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Close Yet so Far: Women’s Progression in Sports

Yesterday was National Girls and Women in Sports Day. A day to celebrate all of the accomplishments that females have made working in sports and playing sports.



Yesterday was National Girls and Women in Sports Day.  A day to celebrate all of the accomplishments that females have made working in sports and playing sports.

Being a female who not only loved sports, played sports, works in sports and aspires to do even more in the sports industry, it is important to recognize the progress that women have made over the years in the sports industry.  However, it is also important to recognize that women still have a long way to go.

I am an only child, my mom took me shopping during the day and my dad watched Knicks games with me at night.  I played with Barbie dolls with my friends, but listened to the Yankees until I fell asleep.

That’s when it hit me that I wanted to work in sports.  I did not have a TV in my room and I had to be in bed on school nights by 8:00 PM, so my dad would let me listen to the Yankees on my radio.  That’s when I heard Suzyn Waldman providing color commentary for the Yankees for the first time.  I remember being so amazed that she was on the radio talking about my favorite baseball team and decided that’s exactly what I wanted to do.

What would you know 15 years later, I am covering Rutgers sports and the Trenton Thunder for and working for WRSU-Sports aspiring to one day work for the MLB.  I guess you can say when I set my mind to something I don’t let anyone or anything hold me back.

Believe me there were lots of things that could have held me back.

Over the years, females playing sports have become more and more accepted not just by men, but older women as well.  However, no matter how many times people say it is equal, it’s not.  There is still that negative connotation that circulates around certain sports and then the obvious, male sports get way more publicity.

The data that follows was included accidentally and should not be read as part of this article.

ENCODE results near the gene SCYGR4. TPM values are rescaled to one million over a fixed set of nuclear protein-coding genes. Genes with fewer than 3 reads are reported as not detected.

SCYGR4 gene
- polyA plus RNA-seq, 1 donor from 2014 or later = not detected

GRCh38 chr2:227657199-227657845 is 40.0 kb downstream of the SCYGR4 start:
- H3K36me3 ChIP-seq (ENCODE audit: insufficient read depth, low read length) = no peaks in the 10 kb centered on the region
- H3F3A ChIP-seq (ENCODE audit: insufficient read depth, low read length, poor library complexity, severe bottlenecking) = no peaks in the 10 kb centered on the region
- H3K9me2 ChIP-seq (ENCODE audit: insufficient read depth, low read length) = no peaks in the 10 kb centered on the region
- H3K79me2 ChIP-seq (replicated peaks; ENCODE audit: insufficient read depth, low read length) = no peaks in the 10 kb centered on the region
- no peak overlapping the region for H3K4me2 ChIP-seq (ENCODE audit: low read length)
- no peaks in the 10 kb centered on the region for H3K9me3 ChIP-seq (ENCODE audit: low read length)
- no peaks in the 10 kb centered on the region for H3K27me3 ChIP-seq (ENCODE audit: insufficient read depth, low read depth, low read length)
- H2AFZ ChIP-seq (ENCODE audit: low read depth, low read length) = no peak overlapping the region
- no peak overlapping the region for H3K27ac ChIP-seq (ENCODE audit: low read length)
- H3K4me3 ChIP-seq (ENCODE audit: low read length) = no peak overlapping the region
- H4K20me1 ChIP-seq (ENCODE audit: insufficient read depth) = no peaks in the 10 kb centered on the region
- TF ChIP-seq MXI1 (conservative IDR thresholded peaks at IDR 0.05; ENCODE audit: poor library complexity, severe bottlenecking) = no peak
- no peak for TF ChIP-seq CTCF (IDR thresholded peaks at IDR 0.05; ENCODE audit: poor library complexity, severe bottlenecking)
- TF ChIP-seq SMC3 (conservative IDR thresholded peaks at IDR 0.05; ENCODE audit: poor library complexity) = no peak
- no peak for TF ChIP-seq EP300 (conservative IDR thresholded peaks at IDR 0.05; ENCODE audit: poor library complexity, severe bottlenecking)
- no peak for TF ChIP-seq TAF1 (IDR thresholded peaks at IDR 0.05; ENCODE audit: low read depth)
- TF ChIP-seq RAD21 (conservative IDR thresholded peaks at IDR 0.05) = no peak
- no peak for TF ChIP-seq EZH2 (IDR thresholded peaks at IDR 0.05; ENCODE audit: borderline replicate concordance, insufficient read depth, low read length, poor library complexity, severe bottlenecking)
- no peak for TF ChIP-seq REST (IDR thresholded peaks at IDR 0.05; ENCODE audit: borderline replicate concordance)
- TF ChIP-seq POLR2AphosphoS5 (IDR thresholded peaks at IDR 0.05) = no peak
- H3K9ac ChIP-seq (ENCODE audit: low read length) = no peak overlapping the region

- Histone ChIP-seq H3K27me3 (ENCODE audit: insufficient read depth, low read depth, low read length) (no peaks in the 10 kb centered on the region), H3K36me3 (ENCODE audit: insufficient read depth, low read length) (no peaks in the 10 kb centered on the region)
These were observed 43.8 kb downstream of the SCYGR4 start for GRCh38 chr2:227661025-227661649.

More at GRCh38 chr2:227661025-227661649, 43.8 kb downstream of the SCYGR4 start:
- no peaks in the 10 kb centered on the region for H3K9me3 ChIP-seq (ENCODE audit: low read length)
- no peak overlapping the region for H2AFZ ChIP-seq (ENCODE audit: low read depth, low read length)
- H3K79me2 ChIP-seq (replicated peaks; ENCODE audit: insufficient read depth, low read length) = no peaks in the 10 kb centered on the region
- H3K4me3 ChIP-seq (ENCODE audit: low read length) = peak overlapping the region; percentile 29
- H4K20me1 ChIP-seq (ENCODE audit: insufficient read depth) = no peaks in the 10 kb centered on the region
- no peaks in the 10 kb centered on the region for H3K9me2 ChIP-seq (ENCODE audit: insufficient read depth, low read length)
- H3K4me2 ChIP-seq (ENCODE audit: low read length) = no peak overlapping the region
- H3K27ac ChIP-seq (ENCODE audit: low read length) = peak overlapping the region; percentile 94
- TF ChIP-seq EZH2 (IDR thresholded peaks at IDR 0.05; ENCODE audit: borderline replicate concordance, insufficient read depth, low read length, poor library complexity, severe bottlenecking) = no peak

When a sports fan watches baseball or football, sure there will be the few females who will watch because of the attractive pitcher or quarterback, but for the most part fans are watching because they genuinely care about the game.  Half the time when a female sporting event generates a crowd it is either because one the team is great at marketing or two because there is an attractive girl on the team.

There really is no win when it comes to being a female athlete, there is always the double standard.  You are either criticized for being “butch” or made fun of for being a girl.

I played softball for the majority of my life; the common ignorant comments included questioning my sexual orientation, questioning why I didn’t cheer, telling me I was too girly for softball or my personal favorite, “you throw like a girl.”  Well this girl struck out an All-Big Ten baseball player when she was 18-years-old so watch what you say when making fun of girls.

I digress.

The moral of the story is females to this day are not equal in sports.  We are accepted and tolerated, but not equal.  Female athletes do not get the same praise and glorification that male athletes do from the public eye.  It is unfortunate, but it is the harsh reality.  People are so consumed with stereotypes that although there are sports for females, they are expected to play with dolls and makeup while males play sports.

The positive, we are almost fully accepted.  The fact that there is not only a whole month to recognize the accomplishments of women, but a day to recognize women specifically in sports is a huge step.

Back when I was six telling my dad I was going to work for the Yankees, it was not as easy.  Women like Suzyn Waldman were the pioneers for this new generation of aspiring female sports broadcasters.  I was six so it was cute that I was providing my own form of play-by-play into my plastic microphone.  If I was in high school or college trying to legitimately breakthrough the way I am now, I would have faced the harsh realities that women in the 80’s and 90’s faced.

From getting death threats and hate mail to not being allowed in locker rooms, it was not an easy road for women trying to work in the sports industry.  Nowadays almost all stations have a female sports reporter on the sidelines and female are much more vocal about sports.

My generation is very fortunate to take the road that has been paved for us, but it is not finished yet.  Although seeing females on the sidelines is a plus, it is more of a novelty then anything.  There still are not many females providing color commentary or play-by-play for professional male sports.  Women are put into the sideline reporter role where there voice is not fully heard.  They recite a stat or a quote that they heard and then the famous “back to you.”  How about having a sideline reporter, male or female say after their report “back to you,” and a female commentator take the lead?

So today is a day to celebrate the women who have gone through hell and back to get us to where we are now.  A day to recognize that women have made strides breaking into a man’s industry and are slowly being tolerated and accepted by both, but more importantly a day to say we want more.  It is a long road to gaining full acceptance and eventually equality, but it can be done.

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